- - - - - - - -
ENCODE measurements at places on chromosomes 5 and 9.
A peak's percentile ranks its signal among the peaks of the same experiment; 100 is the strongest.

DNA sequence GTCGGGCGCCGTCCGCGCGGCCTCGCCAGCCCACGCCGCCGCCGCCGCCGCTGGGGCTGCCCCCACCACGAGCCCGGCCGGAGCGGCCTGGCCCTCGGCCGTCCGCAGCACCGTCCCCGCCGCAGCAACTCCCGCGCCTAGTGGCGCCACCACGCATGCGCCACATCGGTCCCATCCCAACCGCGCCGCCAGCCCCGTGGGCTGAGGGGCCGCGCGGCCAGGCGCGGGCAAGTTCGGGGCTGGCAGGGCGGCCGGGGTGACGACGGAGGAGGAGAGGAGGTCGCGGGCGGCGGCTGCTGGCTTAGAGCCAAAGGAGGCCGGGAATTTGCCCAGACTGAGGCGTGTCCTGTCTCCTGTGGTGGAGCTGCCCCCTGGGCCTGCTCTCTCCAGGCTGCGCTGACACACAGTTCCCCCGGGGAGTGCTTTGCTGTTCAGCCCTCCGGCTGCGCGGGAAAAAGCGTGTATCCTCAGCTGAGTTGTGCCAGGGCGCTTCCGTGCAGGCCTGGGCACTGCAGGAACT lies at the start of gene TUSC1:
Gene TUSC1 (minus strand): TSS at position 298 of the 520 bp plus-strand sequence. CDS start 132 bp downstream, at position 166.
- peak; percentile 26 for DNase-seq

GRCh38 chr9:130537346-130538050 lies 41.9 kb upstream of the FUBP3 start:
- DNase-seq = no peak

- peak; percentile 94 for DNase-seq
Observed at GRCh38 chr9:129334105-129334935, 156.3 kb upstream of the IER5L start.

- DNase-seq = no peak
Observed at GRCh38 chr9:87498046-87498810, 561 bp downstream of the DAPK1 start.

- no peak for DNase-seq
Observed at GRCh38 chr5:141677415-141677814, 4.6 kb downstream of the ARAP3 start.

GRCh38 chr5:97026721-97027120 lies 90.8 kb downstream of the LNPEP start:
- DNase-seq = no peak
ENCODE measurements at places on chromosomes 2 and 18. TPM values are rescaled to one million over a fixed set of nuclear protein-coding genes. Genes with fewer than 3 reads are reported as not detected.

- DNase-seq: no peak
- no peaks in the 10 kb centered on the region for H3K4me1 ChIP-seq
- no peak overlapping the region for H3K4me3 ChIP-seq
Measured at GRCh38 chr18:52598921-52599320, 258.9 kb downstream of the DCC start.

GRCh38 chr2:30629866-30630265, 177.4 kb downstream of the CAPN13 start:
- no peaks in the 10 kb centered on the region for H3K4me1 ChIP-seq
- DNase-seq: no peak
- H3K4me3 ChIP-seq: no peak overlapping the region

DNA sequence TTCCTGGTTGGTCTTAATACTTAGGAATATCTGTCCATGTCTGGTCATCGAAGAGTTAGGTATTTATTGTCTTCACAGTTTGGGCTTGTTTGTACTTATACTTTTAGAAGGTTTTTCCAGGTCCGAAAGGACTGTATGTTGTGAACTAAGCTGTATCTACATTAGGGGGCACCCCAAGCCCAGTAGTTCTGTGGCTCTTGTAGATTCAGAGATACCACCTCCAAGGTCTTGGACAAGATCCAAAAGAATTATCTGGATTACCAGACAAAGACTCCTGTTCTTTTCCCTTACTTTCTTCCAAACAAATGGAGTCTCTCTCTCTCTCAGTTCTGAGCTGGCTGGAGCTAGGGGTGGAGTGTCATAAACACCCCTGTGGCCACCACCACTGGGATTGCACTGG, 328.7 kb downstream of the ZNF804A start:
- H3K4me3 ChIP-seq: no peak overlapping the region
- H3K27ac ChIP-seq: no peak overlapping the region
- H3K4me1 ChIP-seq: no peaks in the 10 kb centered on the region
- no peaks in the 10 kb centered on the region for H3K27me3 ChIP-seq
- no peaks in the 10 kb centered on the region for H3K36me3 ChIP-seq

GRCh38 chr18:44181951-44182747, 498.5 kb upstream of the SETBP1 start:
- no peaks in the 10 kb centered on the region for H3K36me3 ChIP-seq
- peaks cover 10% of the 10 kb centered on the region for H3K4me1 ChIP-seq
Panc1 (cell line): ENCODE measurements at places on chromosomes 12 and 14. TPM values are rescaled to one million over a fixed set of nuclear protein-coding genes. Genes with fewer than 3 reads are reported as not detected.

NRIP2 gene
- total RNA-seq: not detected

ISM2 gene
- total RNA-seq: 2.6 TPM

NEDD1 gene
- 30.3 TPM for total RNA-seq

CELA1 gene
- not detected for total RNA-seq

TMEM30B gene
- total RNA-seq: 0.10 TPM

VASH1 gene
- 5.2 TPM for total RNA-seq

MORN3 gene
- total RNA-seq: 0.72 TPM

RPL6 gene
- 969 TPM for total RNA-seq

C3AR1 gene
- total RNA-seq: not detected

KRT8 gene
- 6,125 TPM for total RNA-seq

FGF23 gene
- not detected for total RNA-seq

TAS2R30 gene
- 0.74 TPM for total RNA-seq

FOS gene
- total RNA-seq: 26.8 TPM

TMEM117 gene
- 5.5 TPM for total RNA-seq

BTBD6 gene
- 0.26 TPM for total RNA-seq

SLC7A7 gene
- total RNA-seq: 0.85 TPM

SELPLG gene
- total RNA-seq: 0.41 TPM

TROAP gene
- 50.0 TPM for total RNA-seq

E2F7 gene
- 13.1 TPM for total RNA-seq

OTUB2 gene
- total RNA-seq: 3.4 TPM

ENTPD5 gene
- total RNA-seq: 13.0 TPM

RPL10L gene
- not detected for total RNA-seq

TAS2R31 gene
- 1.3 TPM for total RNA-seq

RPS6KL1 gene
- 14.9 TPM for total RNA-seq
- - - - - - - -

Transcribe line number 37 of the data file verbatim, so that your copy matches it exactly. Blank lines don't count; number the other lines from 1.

ISM2 gene